We all live in perceptual bubbles of varying breadth and focus. Otherwise, we would be omniscient, which none of us is or can be. Two hot topics that lie outside my perceptual bubble are geopolitical struggles in Israel and Northern Ireland. I’ve also read analyses that suggest that our current troubles and involvements in the Middle East are part of a clash of cultures going back two millennia, where the mostly Christian West won the battle back in the Middle Ages but newly gained oil wealth in the Middle East has prompted a resumption of hostilities. I have a mixture of opinions passing acquaintance with geopolitics, and the complexity of the myriad interacting elements keeps me from getting a good fix on what’s proven to be a constantly shifting target. That aspect of modern history is the domain of intelligence agencies, military strategists, and diplomats. I don’t necessarily trust those professionals, though, since they operate with their own perceptual biases. (When your main tool is a bomb hammer, everything tends to look like a target nail.) But I also recognize that I’m in a really lousy position to second-guess or drive from the back seat. Plus, I have zero influence, even at the voting booth.

In the narrower arena of domestic and campaign politics, the news media (journalists) have failed in their legitimate role as the fourth estate, which function is now being performed by their cousins in entertainment media. (I’ll skip the diatribe that journalism has essentially merged with entertainment and utterly lost any claim to objectivity.) Specifically, we live in a surprisingly mature age of political satire replete with shows that deliver news in comic form far better than serious journalists do with straight faces. The model is undoubtedly The Daily Show, which has already spun off The Colbert Report, Last Week Tonight, Full Frontal, and The Nightly Show. Each of these shows features a host considerably smarter than the audience, who proceeds with rapid-fire (though scripted) takedowns of all manner of political dysfunction. Each has its own stylistic tics, but in aggregate, they arguably do a better job of investigative journalism these days than, say, 60 Minutes, Dateline, or 20/20. Better yet, since they don’t pretend to be serious journalism, they can dispense with bogus claims to objectivity and simply go ahead to indulge in righteous indignation and silly stunts, exposing corruption, stupidity, and inanity in all their shameful manifestations. Political humor has now become a form of gallows humor.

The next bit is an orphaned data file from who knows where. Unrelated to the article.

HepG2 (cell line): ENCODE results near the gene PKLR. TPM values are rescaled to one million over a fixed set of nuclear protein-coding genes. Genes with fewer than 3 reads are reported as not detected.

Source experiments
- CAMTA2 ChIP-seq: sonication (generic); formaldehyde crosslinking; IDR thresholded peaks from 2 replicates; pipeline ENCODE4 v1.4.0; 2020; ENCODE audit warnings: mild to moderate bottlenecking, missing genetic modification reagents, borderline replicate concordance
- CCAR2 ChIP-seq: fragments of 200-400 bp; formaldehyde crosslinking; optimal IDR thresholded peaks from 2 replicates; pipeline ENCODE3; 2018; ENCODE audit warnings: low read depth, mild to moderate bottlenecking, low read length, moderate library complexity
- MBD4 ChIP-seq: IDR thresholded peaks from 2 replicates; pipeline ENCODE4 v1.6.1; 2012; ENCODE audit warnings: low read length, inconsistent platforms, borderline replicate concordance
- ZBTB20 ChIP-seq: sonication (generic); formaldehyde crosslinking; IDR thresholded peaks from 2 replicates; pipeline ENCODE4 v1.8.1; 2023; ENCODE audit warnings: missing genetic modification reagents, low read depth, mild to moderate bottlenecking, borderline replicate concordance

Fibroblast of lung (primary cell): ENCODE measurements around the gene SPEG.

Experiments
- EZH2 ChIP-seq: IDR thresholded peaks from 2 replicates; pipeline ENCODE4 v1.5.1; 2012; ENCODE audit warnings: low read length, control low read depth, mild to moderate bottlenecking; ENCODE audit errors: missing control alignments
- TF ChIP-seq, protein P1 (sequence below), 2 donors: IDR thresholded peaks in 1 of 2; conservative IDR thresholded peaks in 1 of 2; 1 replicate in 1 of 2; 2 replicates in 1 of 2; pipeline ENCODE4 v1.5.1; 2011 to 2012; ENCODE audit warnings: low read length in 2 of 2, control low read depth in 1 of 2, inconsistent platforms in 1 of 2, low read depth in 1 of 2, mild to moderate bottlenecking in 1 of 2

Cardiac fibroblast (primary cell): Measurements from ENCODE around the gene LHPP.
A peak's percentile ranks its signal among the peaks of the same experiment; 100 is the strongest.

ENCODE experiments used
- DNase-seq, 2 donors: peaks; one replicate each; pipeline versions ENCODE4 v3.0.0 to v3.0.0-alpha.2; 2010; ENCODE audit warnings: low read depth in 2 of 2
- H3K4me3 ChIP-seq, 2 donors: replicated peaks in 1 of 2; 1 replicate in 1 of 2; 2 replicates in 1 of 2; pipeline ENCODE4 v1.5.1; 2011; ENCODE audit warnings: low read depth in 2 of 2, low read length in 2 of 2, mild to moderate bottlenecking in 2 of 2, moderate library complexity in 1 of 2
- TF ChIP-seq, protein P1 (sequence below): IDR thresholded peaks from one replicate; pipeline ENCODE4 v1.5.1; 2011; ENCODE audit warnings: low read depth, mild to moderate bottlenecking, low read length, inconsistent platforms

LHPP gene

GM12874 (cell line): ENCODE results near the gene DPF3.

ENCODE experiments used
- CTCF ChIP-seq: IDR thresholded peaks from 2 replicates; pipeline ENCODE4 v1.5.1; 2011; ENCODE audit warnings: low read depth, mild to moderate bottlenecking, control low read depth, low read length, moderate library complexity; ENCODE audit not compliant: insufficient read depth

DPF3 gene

Last Week Tonight in particular demonstrated recently that activities of those elected to public office have a very high quotient of fundraising and perpetual campaigning:

My takeaway is that for professional politicians, the proper focus of government also takes a backseat to the business of government despite government not really being in the business of making money. How much the military-industrial-corporate complex has by now morphed into a plain kleptocracy is an open debate, but it’s clear that whatever worthwhile projects may go on at most levels of government are heavily intertwined with political patronage — a pay-to-play system that attends primarily to the desires of a class of people who frankly need no assistance while abandoning those with real needs to their own devices. In Chicago, in Illinois, and in fact nationwide, we have witnessed the steady withdrawal of social supports for people in need while movers and shakers behind the scenes enjoy access to decision-makers purchased through campaign contributions if not straight-up graft, jamming projects (especially for-profit real estate development projects partially funded through the mayor’s middle 9-figure slush fund) through over reasoned objections. (Two notable exceptions in Chicago are the failed bid for the 2016 Olympics a few years ago and the failed project to build the Lucas Museum of Narrative Arts on the Chicago lakefront.) Meanwhile, the Chicago Public Schools are insolvent.

As a backseat driver, I have long believed that government is brazenly serving the wrong constituency as well as the wrong objectives. Populist rhetoric offered by today’s candidates does not mask the reality that most people are in fact unrepresented and given little attention except for their periodic potential during election season for being duped into voting against interest and then forgotten and dropped. I can offer no solution.

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